It's Martin Luther King, Jr. Day, which marks the birthday of the most iconic Civil Rights leader (though his birthday was actually on Jan. 15 — this year, that was last Friday). While there are many teachings of his that we can and should reflect on, this is also a day to remember the lesser-known women civil rights activists who made a huge impact on the movement and its legacy as well.
Many of the women involved in the Civil Rights Movement were also active in feminism, since the two have similar goals and both issues affect women of color. While Martin Luther King, Jr. was not involved in feminism himself, many of his teachings are applicable to it, as Michele Kort points out in Ms.His statement that "When you are right you cannot be too radical; when you are wrong, you cannot be too conservative," for example, speaks to many feminists accused of "radicalism."
A lot of the racial injustices King and those who fought with him addressed are also still alive and well today. More people of color than whites live in poverty, and the racial wealth gap has actually widened since the end of the Civil Rights Movement, according to an Institute on Assets and Social Policy report. And despite white people using drugs more, black people are arrested for drug possession three times as often, according to a Human Rights Watch report.
Since gender- and race-based injustice are still relevant today, here are some women civil rights activists worth knowing about and what you should remember about them.
Martin Luther King, Jr.'s wife not only participated in his meetings and media interviews, which were often held at their home, but also was a Civil Rights and women's rights activist in her own right. She was an early member of the National Organization for Women, hosting its second convention, and a commissioner on the National Commission on the Observation of International Women's Year. She also campaigned to make today a national holiday and long supported same-sex marriage.
Bethune, a daughter of former slaves, believed education was key to emancipating people of color from slavery's legacy. In that vein, she founded the Daytona Normal and Industrial Institute, which still stands as Bethune-Cookman University. She also founded the National Council of Negro Women and served as president of the National Association of Colored Women.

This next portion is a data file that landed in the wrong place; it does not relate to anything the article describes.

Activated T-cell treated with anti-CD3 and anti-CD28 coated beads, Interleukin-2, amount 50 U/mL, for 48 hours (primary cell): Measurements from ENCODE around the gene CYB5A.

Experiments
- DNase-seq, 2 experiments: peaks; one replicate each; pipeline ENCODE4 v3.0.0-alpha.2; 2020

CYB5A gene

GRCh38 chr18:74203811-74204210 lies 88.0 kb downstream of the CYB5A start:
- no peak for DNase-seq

As a Texas representative from 1972 to 1978, Jordan was the first African American congresswoman from the Deep South and the first woman on the Texas Senate. She ran her own law practice before campaigning for John F. Kennedy and then starting her own campaign to join the Texas legislature.
4. Nina Simone
As a jazz, blues, and folk singer and pianist, Nina Simone quite literally became the voice of the Civil Rights Movement. Many of her songs dealt with racial injustice, including "Why (The King of Love Is Dead)," written after Martin Luther King, Jr.'s assassination. Elton John, Adele, and David Bowie have cited Simone as an influence on their music.
5. Rosa Parks
A list of women in the Civil Rights Movement would not be complete without Rosa Parks. Most of us know her as the woman who refused to give her bus seat to a white person. But did you know this refusal led to a protest known as the Montgomery Bus Boycott that left the city's buses nearly empty, along with the formation of a group to eradicate segregation called the Montgomery Improvement Association, and that the district court declared segregation laws unconstitutional just months later? We don't always hear the entire story in school, but women have long been more active in fighting racism and other injustices than we realize.